— By Rafael Molina*
I am currently working with Yuval Pick on a research project around Practice to better identify the method, to document it and to accompany its formalization. We are applying for Dance Research and Heritage Grants from the National Dance Center and also apply to the residency program of the French Embassy in the United States, the Villa Albertine.
If Practice has been transmitted in training courses or companies in France and abroad, the method is above all the daily practice of the dancers of the Centre Chorégraphique National de Rillieux-la-Pape (CCNR). It is here, since 2011, that it is being researched, developed and formalized, in a constant dialogue between the choreographer and the dancers who experiment with it in the studio and on stage.
A post-70s choreographic method
The development of a new method of training and coaching dancers is an exception in the recent choreographic landscape. Before the 1970s, as historian Laurence Louppe explains, the “choreographer, dancer and thinker, invents not only a spectacular aesthetic, but a body, a practice, a theory, a motor language“. Since, the choreographic proposals abound but are limited most often “to the development of a spectacular formula without passing by the reinvention of a language and the tooling allowing its development“. 
This divorce, or at least this lack of continuity, between artistic creation for the stage and the continuing education of dancers has left a void for an entire generation, running the risk of impoverishing and homogenizing the pedagogy. If there are legitimate historical reasons for the sidelining of dance “schools”, “traditions” that may have focused on the acquisition of a vocabulary and the specificity of an approach more than on the availability of bodies and their openness, Practice would, in our opinion, have the potential to reconcile the two.
From these observations, a clear issue emerges: How and why does a new method emerge and develop, as Practice in the 21st century? What does it claim in the construction of a professional dancer in the making?
The methodology of a new research object
The research first seeks to re-establish Yuval Pick’s pedagogical work in a broader context. This context is both a personal context (his background, his filiations, his attachments, his thinking about dance, his creative processes) and a socio-political context (choreographic milieu, cultural movement, institutional landscape, local anchoring and institutional specifications).
The research work aims, in a second step, to qualify the approach and define the method. What is its specificity and transversality? What are the contours and underlying dance principles? What logic of body construction is at work? Are we entering into competition-contradiction with other construction logics? Are we building on top of or in addition to other previously proven methods?
Finally, the research looks at the ongoing process of formalizing this method. This process appears necessary for its stabilization, its anchoring and its wider deployment, thus guaranteeing its posterity. By training a first generation of pedagogues, the question of the possibility of transmitting Practice beyond the creator and beyond the initial space-time.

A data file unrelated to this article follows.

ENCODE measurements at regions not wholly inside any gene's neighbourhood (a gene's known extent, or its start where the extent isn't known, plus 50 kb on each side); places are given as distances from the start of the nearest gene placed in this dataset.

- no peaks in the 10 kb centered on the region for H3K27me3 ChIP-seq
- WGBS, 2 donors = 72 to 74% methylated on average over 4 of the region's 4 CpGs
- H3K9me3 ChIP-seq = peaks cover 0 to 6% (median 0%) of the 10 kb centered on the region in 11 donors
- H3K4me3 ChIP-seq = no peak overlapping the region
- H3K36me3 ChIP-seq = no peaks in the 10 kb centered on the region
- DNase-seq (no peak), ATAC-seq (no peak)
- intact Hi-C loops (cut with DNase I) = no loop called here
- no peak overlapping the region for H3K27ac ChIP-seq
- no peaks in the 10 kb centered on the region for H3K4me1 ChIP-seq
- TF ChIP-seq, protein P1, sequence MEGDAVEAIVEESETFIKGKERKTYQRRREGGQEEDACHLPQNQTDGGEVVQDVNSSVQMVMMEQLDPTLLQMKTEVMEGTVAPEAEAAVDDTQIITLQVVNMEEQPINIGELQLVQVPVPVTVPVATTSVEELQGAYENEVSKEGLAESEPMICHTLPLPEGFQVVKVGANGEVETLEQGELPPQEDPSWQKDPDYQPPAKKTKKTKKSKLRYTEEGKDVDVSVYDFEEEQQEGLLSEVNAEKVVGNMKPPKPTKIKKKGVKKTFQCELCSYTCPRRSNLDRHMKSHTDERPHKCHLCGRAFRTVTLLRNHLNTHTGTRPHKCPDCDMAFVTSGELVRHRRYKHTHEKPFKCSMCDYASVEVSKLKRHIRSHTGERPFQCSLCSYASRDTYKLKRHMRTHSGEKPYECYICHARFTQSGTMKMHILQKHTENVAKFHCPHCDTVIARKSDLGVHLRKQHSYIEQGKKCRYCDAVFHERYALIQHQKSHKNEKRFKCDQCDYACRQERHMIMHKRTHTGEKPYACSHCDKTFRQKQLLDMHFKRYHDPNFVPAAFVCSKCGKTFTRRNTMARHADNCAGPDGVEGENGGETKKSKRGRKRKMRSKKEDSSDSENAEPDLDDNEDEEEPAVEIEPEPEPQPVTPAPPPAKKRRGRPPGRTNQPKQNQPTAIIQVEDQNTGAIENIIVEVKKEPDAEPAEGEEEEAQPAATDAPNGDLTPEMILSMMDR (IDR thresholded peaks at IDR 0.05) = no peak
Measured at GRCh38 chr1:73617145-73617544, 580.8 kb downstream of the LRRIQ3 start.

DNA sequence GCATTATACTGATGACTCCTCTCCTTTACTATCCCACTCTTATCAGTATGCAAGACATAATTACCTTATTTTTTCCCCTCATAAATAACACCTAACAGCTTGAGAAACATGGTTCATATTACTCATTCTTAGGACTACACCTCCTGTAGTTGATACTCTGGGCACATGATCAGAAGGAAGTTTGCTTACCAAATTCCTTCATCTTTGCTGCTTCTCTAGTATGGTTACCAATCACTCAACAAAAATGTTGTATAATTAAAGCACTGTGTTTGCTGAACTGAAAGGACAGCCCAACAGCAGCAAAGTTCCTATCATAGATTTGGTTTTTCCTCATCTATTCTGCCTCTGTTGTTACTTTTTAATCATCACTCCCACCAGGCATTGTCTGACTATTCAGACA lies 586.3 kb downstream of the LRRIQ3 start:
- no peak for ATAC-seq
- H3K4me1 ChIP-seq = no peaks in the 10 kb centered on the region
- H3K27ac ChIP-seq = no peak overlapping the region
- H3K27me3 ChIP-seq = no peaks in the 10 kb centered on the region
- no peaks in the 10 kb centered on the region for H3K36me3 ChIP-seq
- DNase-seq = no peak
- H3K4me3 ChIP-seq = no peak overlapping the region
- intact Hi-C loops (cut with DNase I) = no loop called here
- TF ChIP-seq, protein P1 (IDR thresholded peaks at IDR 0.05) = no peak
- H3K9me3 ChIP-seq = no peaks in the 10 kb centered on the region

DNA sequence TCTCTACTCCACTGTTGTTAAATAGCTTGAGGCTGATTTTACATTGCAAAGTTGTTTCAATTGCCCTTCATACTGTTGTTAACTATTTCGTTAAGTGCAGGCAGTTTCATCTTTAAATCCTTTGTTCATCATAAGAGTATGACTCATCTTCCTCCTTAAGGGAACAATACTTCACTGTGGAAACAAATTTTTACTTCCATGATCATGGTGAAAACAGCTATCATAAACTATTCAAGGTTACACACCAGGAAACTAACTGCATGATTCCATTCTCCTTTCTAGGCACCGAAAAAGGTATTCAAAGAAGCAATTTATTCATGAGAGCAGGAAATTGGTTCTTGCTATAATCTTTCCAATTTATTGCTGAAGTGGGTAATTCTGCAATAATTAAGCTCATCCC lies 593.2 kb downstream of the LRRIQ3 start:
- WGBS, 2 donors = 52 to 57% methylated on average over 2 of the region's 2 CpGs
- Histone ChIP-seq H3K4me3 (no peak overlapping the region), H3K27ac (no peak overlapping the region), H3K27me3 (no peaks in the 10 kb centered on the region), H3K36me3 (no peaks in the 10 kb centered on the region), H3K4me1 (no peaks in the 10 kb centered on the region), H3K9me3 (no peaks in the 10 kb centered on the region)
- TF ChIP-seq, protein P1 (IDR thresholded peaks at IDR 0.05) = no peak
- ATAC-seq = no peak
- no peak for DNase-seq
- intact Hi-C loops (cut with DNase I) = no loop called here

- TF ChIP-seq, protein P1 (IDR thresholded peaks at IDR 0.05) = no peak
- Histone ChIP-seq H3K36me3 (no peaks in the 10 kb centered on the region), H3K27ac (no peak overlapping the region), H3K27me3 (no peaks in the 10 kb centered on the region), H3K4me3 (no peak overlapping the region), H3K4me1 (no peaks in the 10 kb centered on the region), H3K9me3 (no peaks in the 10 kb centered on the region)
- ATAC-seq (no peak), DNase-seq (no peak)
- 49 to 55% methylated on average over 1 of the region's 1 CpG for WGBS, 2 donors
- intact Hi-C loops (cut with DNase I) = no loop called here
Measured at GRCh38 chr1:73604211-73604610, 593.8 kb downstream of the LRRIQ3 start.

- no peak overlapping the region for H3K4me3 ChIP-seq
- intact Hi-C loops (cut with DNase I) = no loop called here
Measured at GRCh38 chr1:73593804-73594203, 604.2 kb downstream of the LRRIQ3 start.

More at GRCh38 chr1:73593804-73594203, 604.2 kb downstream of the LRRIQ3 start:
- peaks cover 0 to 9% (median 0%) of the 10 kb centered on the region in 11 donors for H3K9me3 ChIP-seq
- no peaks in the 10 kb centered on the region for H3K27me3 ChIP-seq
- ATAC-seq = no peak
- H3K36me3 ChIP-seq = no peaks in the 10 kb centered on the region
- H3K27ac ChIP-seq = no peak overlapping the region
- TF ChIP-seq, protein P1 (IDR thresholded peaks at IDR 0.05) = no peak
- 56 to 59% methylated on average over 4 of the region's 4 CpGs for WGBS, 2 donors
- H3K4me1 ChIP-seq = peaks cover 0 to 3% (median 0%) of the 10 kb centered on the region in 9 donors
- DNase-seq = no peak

Throughout the research, regular interviews with Yuval Pick and the dancers will be likely to bring out a singular word and to shed light on the method and its formalization. Our empirical study will focus on the porosity between Dancing, Creating and Transmit in experimentation and pedagogical innovation. We hope to contribute to the regeneration of dance pedagogy as much as to enrich the method itself.
It seemed relevant to us to have a representative sample of transmission contexts. In addition to the NCCR company, dancers from five partner institutions will be given the opportunity by Yuval Pick to Practice and the repertoire piece Pazaz (2020), born directly from the method.
Links, from Lyon to New York City
We have chosen partners in Europe with whom Yuval Pick has already collaborated: the Conservatoire national supérieur de musique et de danse de Lyon, The Place in London and the Royal Swedish School in Stockholm. However, we wanted to confront the material with another territory, unique in the history of modern dance: New York. Indeed, the city was the birthplace of innovative approaches and techniques of dance in the twentieth century: Graham, Humphrey-Limón, Nikolai-Louis, Horton, Dunham, Cunningham, Taylor, Hawkins and Contact Improvisation.
There are similarities between the fundamental principles of Practice and American modern dance, in particular that of Martha Graham. Practice can be seen as a continuity of modern dance, as much as a contemporary method responding to current needs and whose unique innovations are specific to its context of emergence: Israel with the initial training and the beginning of Yuval Pick’s career, then France where he has been working as a choreographer for the last 20 years.
 in LOUPPE, Laurence, Poétique de la danse contemporaine, 2e édition complétée, Bruxelles : Contredanse, 2002, p.38
*Rafael Molina is a performer, teacher and researcher. A graduate of a research master’s degree from Sciences Po Paris and the Martha Graham School in New York, in 2017 he founded Graham For Europe, an organization that promotes and democratizes the teaching of Graham’s work on the European continent. Since 2019, he has also been conducting research on Grahamian pedagogical practices that has been supported by the National Dance Center.